Author’s powerful tale of a mother raising an owl she birthed is more than a flight of fancy

Santa Cruz novelist Claire Oshetsky’s novel “Chouette” started as a memoir but turned itself into a surreal tale of mother-daughter bonding. Photo: Ellen Zensen

Claire Oshetsky, who lives in a rambling house in Santa Cruz, says that her book “Chouette” began as a memoir about raising her autistic daughter. Yet she soon realized the material wasn’t her story to tell but belonged to her daughter.

The idea fell apart until a sentence came to her: “I dream I’m making tender love to an owl.” From that turn to the surreal, her tale of powerful imagination springs.

“Once I wrapped this story in a fictional wrapper, I felt free to tell my own truth,” Oshetsky says. “It’s very mysterious to me how fiction can feel more truthful than fact.” Oshetsky says she consulted often with her daughter about the book, and her daughter, 21 and a skilled musician and composer, gave her suggestions.

The story unfolds with the inexorable logic of a geometric proof. The narrator, an accomplished cellist, wakes up one morning after dreaming she’s had sex with a large female owl. The next day she’s devastated to learn that she’s pregnant with an owl-child. Both her husband and doctor dismiss her fears, but just as she predicted, the baby, whom she names Chouette, is born as an owl. She’s classified as having birth defects and the mother is alone to take care of an alien baby.

“Chouette” by Claire Oshetsky Photo: HarperCollins

In the book, the mother is determined to bond and decides that her child can play the marimba with her wings. She orders a tiny marimba and the two play duets. Their bond becomes stronger, but so does the mother’s resentment as her child begins to mature into a full-grown owl. She eats a neighbor’s baby gerbil, as well as a dog that the father bought as a service pet, hoping to make her “normal.” Later, she’s expelled from school after school and the distraught father looks for cures, ranging from drugs to electronic programming. Nothing works, and the mother becomes a fierce and urgent protector of her child’s need to be herself.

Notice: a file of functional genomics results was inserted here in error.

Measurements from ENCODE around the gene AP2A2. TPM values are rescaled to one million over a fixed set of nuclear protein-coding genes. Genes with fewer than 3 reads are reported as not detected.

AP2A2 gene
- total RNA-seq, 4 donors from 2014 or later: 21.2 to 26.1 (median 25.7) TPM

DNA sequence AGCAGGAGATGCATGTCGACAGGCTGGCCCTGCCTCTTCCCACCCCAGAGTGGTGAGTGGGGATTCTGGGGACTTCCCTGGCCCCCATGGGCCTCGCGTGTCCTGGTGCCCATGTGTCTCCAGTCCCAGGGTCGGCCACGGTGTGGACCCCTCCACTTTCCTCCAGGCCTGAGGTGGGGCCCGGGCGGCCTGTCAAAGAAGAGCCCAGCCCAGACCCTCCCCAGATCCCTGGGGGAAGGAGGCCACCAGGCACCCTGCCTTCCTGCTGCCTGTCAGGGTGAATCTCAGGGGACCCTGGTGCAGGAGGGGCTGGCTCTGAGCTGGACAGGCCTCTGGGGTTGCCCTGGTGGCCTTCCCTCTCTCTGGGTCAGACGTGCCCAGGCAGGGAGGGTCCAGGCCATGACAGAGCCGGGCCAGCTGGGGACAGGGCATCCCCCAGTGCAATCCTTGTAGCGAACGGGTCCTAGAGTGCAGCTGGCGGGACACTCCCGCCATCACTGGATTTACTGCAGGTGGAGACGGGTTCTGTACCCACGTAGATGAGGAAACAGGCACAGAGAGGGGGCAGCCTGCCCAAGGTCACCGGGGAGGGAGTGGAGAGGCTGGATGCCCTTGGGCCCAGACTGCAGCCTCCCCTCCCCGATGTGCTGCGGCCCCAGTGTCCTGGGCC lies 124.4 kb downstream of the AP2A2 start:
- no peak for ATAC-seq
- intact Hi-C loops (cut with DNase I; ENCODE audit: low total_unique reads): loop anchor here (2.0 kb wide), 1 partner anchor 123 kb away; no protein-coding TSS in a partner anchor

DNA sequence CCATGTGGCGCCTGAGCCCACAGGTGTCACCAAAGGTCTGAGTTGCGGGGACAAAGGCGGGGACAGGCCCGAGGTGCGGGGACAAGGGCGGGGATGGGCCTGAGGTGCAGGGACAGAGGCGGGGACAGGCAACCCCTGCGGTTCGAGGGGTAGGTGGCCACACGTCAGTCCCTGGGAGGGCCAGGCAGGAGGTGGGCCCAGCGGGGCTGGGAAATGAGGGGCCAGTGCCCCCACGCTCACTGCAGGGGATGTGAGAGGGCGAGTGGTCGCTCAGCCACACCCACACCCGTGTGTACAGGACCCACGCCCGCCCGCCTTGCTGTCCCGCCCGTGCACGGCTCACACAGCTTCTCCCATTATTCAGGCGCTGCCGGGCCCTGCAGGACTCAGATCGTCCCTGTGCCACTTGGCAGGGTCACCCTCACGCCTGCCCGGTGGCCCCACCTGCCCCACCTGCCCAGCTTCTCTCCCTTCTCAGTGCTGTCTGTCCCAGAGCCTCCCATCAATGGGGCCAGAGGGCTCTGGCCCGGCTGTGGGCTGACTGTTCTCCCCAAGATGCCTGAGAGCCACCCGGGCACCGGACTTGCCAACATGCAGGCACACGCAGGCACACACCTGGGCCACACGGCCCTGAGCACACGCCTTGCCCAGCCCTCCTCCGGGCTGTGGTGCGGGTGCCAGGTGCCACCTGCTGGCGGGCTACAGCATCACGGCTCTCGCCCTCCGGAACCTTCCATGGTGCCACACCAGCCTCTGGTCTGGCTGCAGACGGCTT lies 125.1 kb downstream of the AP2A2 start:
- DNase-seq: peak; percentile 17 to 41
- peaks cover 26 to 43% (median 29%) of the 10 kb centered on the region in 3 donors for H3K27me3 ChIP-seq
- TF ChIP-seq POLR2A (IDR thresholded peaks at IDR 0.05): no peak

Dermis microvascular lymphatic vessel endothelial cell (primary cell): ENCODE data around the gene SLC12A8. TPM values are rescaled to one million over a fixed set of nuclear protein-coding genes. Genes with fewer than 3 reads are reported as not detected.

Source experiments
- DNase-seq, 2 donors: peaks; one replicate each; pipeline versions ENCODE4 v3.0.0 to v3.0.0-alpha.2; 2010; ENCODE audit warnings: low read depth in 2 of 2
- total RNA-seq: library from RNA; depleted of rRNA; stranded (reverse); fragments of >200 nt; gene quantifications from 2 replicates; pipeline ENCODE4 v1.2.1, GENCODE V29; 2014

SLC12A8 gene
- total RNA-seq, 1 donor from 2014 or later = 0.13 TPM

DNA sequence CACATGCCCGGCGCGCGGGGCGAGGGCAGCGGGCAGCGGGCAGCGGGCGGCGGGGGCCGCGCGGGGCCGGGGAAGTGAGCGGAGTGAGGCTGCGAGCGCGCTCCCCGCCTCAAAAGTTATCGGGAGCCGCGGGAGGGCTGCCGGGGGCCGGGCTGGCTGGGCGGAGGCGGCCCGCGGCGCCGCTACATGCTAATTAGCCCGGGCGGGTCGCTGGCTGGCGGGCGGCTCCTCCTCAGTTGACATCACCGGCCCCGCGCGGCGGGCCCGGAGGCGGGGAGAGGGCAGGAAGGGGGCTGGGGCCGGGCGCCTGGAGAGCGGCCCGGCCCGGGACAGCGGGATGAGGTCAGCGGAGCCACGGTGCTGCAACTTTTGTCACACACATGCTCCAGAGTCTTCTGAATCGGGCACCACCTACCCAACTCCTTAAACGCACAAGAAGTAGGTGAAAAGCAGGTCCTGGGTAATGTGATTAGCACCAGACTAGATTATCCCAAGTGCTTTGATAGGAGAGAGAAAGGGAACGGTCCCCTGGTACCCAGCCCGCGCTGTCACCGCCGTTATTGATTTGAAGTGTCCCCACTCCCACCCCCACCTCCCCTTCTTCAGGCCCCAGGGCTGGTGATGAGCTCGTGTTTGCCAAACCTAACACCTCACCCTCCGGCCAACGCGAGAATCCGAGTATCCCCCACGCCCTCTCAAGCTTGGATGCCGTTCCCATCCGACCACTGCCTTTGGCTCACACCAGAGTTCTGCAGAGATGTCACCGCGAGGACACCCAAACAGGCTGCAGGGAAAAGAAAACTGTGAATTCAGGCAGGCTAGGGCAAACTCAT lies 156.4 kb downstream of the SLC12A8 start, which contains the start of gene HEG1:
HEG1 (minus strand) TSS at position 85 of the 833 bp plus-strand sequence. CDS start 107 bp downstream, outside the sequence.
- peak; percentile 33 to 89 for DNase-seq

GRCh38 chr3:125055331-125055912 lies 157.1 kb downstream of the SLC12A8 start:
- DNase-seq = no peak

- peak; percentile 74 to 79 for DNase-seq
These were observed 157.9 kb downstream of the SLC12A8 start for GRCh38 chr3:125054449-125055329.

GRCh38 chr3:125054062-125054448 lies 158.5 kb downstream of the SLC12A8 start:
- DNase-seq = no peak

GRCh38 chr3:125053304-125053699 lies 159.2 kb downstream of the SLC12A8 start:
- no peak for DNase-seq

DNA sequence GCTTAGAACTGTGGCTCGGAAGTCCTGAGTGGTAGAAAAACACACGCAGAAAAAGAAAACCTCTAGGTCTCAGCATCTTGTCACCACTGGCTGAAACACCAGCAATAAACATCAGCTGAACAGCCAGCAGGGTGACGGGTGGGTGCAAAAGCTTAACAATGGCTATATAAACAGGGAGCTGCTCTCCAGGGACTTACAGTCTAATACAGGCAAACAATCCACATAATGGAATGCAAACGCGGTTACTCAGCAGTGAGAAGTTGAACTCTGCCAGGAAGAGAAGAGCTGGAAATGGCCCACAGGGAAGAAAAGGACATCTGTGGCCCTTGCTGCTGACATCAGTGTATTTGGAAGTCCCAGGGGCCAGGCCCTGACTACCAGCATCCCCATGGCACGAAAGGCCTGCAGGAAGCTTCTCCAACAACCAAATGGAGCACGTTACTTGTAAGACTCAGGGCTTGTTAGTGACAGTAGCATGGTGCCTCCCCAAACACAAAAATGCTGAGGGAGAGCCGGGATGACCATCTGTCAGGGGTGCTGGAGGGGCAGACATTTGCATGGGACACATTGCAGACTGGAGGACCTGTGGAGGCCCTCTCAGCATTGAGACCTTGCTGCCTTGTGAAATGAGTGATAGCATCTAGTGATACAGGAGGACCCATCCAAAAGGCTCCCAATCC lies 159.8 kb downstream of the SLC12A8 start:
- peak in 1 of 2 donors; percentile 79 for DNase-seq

“The metaphor of the owl baby was a symbolic self (my daughter) could relate to,” Oshetsky says, “but it didn’t co-opt her experiences or try to tell her story.”

The book easily recalls Franz Kafka, whose narrators also find themselves in surreal situations, like having to survey a castle never to be reached. Oshetsky’s book is surrealism at its best. It never wavers in depicting the literal, absurd and wrenching experience of having an owl child.

Among the writers Oshetsky counts as influences are Han Kang, Naomi Booth and David Vann.  The children’s classic “Stuart Little” by E.B. White also came to mind, she says.

“I read ‘Stuart Little’ when I was 8,” she says, ”and it revolted me, maybe because my mother was pregnant. In fact, you can interpret the entire book as the story of Stuart’s mother acting out the birth trauma. She sends Stuart down a slimy pipe to rescue her wedding ring, orders him into a piano while it’s being played (causing temporary deafness), terrorizes him with the family cat, and loses him in a garbage truck. I wanted to revisit this childhood nightmare but to give the mother a much bigger heart.”

The book succeeds in depicting a mother with a very big heart. But Oshetsky is also honest about moments of resentment, fear and confusion. “The father and the mother in ‘Chouette’ aren’t two people at all,” she says. “The father in the story is me on the days when I frantically searched for the right intervention, the right therapy. The mother in the story is me on the days when I was sure my child was perfect the way she was.”

“Chouette,” which abounds with humor and lush imagery, forces parents to consider their relationship with their children. We love them, are exhausted by them and sometimes question what “normal” is. We also impose on them the paradox of wanting them to conform while being themselves. Chouette’s parents are a subtle yet graphic depiction of what all parents feel at one time or another. But because they are allegorical descriptions of parenthood, the book has deep and universal resonance.

Chouette
By Claire Oshetsky
(Ecco Press;  256 pages; $24)

Author event
Bookshop Santa Cruz presents Claire Oshetsky in conversation with author Rachel Yoder. Virtual event. 6 p.m. Nov. 30. Free. Registration required. www.bookshopsantacruz.com



Leave a Comment

Advertise